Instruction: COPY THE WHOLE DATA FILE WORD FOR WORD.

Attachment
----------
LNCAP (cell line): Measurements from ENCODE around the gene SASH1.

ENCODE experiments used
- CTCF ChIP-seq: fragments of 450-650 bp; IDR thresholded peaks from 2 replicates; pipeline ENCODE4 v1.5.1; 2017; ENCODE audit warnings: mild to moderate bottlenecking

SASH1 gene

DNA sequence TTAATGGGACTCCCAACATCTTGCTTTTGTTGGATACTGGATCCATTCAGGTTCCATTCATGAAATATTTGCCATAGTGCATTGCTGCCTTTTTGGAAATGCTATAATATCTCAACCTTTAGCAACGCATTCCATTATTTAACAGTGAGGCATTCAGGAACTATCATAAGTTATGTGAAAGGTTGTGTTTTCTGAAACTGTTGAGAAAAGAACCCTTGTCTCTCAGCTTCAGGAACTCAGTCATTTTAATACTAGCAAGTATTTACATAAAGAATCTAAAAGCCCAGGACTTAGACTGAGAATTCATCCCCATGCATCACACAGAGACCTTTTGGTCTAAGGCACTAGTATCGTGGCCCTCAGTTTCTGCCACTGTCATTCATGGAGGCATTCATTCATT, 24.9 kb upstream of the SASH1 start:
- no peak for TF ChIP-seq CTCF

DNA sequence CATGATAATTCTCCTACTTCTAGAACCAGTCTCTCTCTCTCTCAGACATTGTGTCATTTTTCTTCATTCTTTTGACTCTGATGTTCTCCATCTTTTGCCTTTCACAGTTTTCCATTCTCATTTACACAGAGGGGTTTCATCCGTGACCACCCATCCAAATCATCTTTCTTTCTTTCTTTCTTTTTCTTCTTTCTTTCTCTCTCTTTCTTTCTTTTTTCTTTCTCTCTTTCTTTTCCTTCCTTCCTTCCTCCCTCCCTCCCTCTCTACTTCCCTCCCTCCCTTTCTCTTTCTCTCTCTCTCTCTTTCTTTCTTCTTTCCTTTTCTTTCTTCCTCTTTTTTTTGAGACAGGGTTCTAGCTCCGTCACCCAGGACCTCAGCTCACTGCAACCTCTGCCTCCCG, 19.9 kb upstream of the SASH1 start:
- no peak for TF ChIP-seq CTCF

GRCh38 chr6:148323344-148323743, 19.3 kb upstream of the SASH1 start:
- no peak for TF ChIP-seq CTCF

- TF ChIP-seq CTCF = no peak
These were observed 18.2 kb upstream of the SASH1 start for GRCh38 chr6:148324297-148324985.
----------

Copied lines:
LNCAP (cell line): Measurements from ENCODE around the gene SASH1.

ENCODE experiments used
- CTCF ChIP-seq: fragments of 450-650 bp; IDR thresholded peaks from 2 replicates; pipeline ENCODE4 v1.5.1; 2017; ENCODE audit warnings: mild to moderate bottlenecking

SASH1 gene

DNA sequence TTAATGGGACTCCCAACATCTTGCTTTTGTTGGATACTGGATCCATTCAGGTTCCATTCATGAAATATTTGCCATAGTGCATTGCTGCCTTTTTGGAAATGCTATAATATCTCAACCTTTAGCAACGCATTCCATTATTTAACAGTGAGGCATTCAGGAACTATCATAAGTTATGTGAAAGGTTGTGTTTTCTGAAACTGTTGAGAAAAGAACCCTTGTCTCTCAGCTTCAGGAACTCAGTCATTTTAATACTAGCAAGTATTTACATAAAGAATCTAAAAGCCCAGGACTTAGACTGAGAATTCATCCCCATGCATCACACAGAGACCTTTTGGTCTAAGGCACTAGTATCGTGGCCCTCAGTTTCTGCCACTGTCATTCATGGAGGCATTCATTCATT, 24.9 kb upstream of the SASH1 start:
- no peak for TF ChIP-seq CTCF

DNA sequence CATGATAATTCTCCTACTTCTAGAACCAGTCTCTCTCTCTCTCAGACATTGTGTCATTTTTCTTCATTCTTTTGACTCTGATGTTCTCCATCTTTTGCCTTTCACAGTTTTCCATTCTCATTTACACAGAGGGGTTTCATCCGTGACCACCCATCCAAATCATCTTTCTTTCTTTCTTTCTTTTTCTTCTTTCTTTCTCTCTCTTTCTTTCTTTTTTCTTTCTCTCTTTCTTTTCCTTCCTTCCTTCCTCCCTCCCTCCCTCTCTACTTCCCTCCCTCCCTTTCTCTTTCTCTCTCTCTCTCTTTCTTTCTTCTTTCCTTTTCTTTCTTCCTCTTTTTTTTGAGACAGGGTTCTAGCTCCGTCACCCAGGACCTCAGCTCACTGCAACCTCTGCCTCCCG, 19.9 kb upstream of the SASH1 start:
- no peak for TF ChIP-seq CTCF

GRCh38 chr6:148323344-148323743, 19.3 kb upstream of the SASH1 start:
- no peak for TF ChIP-seq CTCF

- TF ChIP-seq CTCF = no peak
These were observed 18.2 kb upstream of the SASH1 start for GRCh38 chr6:148324297-148324985.